Josephine Corcoran

A few new pieces of writing

As this strange year draws to an end (although, the end still feels like a long way off to me), I’m pleased to tell you that I have a few pieces of new writing in circulation. I’ve been writing poems for about ten years now, after a period of not writing at all while my children were growing up, and, before that, writing prose and play scripts. When my full collection of poetry was published in 2018, there were poems flying free that I couldn’t quite tie down in time to include in my book, and others that were no more than a tiny speck of an idea. Gradually, in the past two years, some of these poems have landed firmly and taken shape across pages of my notebook.

One big change in my life in the past three years has been my two children leaving home to go to university, and, this year, one of them leaving home to start their working life. This has coincided with my increased awareness of the precariousness of our planet. A new poem, ‘Then, said I, Lord how long?’, merges my feelings of loss incurred by the climate emergency with my experience of the “empty nest”, and is published in the Winter 2020 issue of Poetry Wales. Another poem about children growing up, ‘Parenting Book‘, will be online at Ink, Sweat and Tears on December 29 – part of their yearly Twelve Days of Christmas series.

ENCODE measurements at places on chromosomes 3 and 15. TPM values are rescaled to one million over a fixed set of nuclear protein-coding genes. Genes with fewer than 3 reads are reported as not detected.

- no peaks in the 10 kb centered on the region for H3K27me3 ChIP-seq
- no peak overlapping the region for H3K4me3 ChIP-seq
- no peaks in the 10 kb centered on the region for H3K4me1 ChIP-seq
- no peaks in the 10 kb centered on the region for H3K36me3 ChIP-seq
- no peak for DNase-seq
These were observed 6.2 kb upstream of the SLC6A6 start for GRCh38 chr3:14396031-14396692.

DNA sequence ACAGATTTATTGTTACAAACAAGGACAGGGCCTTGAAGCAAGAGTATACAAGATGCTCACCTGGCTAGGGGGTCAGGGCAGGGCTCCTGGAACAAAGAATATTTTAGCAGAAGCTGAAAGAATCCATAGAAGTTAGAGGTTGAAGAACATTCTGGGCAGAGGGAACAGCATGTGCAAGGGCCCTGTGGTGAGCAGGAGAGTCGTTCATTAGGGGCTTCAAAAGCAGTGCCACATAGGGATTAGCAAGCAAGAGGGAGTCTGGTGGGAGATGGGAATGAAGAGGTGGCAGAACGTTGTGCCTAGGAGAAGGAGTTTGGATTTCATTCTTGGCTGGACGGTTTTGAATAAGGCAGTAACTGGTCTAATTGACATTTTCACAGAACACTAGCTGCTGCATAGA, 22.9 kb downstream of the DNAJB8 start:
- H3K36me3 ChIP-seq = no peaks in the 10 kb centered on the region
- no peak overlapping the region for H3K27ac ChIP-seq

Another new poem of mine, ‘Poem for a 1960s Welfare State Childhood’, is online at the Morning Star. This is a poem about my own childhood, rather than about my children, and was prompted by my thoughts about the dismantling of the benefits systems by successive Tory administrations since 2010, and how insecure housing, and insecure household income, impacts on children. I know my own childhood would have been very different if my family hadn’t been protected by the welfare state.

I also have some critical writing out in recent publications. A piece of unseen criticism was published in The North, Summer 2020, and my reviews of books by Geraldine Clarkson, Seán Hewitt and Marvin Thompson are about to be published in the Winter 2020 issue of the magazine.

 Lastly (for now!) I was excited to learn that a tiny poem I wrote as part of my Time to Write commission by Paper Nations and The Great Margin in the summer has been made into a very small (30 seconds) but very beautiful poetry film. I wrote this piece during the first UK lockdown when my student children were sent home from their universities and were missing their friends and student lives. I was experimenting with using collage and cut-ups which is how this poem – ‘The wonders, the joy’ – emerged.

Writing about these recent poems in one place has confirmed to me that, set against a backdrop of the past ten years, the 2016 EU referendum, the 2020 global pandemic and the ongoing climate emergency, my next collection will explore themes to do with childhood, parenthood, and growing older. I *think* I know where I’m going now.

Thanks, as always, for reading.

 

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